Askers Dodge are a blistering indie four piece based in Berlin, with shades of Queens of the Stone Age, Arctic Monkeys and Black Sabbath. Shows are frequent and energetic, full of witty lyrics, thick guitar, and emotional theatre. All held up by a dancey rhythmic engine room which is capable of turning every night into a Saturday night. Today Greg Thompson answers my questions.
What are your favourite qualities in a song?
Lyrics are often where I look at the moment, but in general I want songs that are unpredictable, with an edge or the feeling that on the first listen, you don’t know what’s coming next.
Where do you look for inspiration?
I find that most of the lyrics I write are vividly ordinary scenes that have played out before me. I suppose it stems from the Jarvis Cocker school of “writing about a hole in the carpet” and what it could mean about the way someone lives their life.
On stage, at least it’s where you think most intuitively rather than taking too much time to decide what to do or how to feel. That for me is happiness. When coming up with ideas for the band you can become obsessed with the negative and overthink problems that you will come up against. On stage it’s often the case that the problems are what make the interesting.
As a performer, what makes a show special or memorable?
When the feeling on stage matches that in the audience. Often we have pretty diverse sets and songs which explore the spectrum of happiness and sadness, love and hate and a few things in between. When shows stand out I think a crowd does too, the idea that even the bloke stood at the back gets what it is you are on about.
As an audience member, what makes a show special or memorable?
Perhaps I’m odd, I like the fact I may be in danger a lot of the time. I couldn’t stand sitting through an Elbow or Eric Clapton concert nowadays because I know it would be pitch perfect, and the same set as the night before. I like the shows that are hard to predict, and have some sort of theatrical twist without taking itself over-seriously. Of course musicianship can stand out, when someone has a voice that comes out of nowhere or is so technically gifted that your eyes melt in their sockets, but I prefer a more carnal display.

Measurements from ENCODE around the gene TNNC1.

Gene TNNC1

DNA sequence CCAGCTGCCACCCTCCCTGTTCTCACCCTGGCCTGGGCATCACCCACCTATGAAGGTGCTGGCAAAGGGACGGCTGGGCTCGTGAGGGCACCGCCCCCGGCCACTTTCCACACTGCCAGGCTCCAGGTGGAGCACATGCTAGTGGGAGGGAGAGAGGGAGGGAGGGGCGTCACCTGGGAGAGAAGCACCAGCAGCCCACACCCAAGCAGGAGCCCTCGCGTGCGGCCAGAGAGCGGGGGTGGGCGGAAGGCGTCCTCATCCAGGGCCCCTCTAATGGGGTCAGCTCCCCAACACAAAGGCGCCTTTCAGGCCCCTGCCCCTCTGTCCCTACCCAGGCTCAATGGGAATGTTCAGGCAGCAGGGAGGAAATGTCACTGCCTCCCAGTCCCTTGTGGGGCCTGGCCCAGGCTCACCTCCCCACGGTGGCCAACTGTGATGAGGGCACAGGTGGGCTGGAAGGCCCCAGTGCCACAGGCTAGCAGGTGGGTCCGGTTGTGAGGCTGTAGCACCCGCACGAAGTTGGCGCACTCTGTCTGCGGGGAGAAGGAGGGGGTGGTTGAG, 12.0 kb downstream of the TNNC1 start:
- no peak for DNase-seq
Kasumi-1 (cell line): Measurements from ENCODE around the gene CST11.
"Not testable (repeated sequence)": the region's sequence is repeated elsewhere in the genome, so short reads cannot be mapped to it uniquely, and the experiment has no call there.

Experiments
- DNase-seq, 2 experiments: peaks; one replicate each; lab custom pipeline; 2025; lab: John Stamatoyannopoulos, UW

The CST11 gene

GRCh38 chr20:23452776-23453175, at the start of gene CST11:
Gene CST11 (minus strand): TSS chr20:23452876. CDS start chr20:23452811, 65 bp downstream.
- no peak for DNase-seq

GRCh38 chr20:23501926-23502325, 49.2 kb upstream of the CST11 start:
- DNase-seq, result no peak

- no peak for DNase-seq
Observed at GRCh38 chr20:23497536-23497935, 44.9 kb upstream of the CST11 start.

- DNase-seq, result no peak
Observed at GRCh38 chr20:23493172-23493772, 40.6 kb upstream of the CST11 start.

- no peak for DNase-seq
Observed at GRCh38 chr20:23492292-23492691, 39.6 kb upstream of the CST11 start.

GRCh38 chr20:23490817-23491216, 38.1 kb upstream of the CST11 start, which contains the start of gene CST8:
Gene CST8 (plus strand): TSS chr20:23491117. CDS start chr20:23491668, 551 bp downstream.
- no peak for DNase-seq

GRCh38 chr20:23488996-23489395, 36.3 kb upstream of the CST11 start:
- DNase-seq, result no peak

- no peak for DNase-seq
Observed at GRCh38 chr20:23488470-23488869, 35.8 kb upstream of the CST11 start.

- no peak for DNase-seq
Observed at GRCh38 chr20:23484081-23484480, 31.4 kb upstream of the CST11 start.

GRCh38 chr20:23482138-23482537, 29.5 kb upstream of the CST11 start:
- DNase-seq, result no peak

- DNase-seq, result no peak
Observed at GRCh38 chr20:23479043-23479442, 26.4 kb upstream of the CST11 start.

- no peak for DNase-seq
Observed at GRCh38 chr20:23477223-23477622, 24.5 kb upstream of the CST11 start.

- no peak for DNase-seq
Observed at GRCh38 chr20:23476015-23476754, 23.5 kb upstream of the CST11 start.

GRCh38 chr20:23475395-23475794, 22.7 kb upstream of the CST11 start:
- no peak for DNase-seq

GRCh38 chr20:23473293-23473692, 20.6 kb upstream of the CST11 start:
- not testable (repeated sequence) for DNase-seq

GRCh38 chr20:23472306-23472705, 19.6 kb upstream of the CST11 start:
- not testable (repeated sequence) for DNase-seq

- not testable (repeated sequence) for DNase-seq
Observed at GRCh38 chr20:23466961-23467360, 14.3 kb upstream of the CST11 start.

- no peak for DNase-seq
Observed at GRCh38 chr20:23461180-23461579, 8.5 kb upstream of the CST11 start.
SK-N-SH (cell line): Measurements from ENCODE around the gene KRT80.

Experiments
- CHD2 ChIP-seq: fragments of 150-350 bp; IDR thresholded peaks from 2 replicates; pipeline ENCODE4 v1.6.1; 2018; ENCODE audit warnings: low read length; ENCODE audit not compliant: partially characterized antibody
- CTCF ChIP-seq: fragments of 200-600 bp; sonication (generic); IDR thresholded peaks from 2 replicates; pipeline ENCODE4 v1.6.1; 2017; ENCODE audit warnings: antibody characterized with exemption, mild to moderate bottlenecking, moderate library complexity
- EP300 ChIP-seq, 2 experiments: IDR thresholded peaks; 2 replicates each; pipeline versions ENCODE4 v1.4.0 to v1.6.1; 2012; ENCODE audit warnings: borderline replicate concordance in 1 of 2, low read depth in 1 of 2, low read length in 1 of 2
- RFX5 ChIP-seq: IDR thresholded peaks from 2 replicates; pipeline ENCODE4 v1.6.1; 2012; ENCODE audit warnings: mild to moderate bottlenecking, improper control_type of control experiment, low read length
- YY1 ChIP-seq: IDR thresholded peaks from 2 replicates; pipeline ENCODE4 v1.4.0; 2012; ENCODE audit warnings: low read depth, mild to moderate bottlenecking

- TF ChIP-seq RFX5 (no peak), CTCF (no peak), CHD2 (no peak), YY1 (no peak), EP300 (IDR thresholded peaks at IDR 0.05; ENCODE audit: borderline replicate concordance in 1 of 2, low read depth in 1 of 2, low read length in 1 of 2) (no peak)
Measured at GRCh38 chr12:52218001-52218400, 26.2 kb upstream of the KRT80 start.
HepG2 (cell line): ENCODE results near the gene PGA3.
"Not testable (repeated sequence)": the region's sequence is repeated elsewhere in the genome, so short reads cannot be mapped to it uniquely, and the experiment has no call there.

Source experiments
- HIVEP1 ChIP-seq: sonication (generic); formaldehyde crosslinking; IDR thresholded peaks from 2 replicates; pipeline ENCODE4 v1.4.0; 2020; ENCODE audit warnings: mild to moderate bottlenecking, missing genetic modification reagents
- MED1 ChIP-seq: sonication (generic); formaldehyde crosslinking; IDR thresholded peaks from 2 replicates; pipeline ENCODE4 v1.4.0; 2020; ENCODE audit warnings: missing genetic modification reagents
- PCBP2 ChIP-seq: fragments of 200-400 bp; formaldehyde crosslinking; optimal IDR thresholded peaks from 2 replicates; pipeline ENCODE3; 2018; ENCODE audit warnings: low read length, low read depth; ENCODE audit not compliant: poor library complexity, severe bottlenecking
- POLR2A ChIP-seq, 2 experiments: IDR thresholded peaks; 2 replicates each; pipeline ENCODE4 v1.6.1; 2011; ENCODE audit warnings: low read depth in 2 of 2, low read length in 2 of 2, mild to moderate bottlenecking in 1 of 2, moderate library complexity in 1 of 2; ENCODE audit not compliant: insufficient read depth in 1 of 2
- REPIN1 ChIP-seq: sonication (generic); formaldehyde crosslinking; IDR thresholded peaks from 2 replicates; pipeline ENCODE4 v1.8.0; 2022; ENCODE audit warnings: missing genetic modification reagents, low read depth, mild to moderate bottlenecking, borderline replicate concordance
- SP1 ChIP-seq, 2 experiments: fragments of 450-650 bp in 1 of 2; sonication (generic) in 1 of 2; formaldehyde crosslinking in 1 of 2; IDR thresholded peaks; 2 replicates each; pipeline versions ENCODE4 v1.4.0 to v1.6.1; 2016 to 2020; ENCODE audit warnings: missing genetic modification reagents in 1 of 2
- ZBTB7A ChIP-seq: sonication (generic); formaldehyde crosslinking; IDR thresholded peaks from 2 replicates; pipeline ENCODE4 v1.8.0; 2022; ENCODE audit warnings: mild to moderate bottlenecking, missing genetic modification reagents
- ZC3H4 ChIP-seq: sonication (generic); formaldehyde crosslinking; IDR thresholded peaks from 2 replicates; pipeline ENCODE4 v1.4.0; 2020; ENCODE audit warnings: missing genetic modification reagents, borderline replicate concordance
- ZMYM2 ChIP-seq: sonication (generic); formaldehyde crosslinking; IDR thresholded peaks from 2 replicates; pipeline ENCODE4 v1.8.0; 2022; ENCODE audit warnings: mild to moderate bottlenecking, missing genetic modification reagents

What is your idea of success?
To have your music pay for the way you want to live. It could be a modest life paid by shows or teaching, or something much grander, paid by your chart topping outfit. But if your art pays your way in life and it’s something you enjoy, that is success to me.
What is something you would like to learn more about?
What was your biggest musical failure?
I find it hard at 22 to really say. I learned a lot from some things that didn’t go to plan, and I think it’s important in music to do that, otherwise you become too cynical and eventually run out of steam dwelling on past mistakes. Perhaps being over-excited about our first demo EP. Even being chucked out of my first proper band after a week and one rehearsal, showed me I can’t really play in another persons band than my own.
What was your biggest musical success?
Askers Dodge and the people it’s allowed me to be around. Ok so we aren’t huge (at the moment), but AD has been a labour of love, we’ve played some amazing shows and learnt from the not so amazing shows. It’s taught me leadership, creativity, management and so much more. From a sheer development standpoint it can only be seen as a success and I’ve been lucky to have such amazing help and musicians be involved over these two and a bit years we’ve been going. It helps too that the band, in it’s current lineup, are making some absolutely fantastic songs that I’m so excited to get in front of more people to play. The success it seems isn’t going to stop any time soon.
Bruce Dickinson, Iron Maiden’s singer, is my absolute all time hero. Singer extraordinaire, pilot, fencer, business entrepreneur and all round brain box. I can not even fathom a life where he doesn’t play a part in my thinking on a day to day basis.
What was the first song you have ever written like?
It was a song called ‘Over the Sands’ for a project in highschool, written, recorded and sung all by myself through an SM57 I borrowed from school on this little interface. It was a faux ‘acoustic metal’ track (only because there was no way I was recording or learning drums), trying to emulate my Iron Maiden heroes. So naturally too it was about history, about the Dunkirk evacuations. If only I had written it when Christopher Nolan did his film, then I could have cashed in! I think I got a good grade but I listened to the song recently again and its bloody boring.
Who deserves a plug or shoutout?
There’s a band from the UK called ‘Giant Peach
‘. They don’t have a lot out on the internet and they’ve only one single on Spotify but they are such a great live band and deserve to be doing a lot better than they are.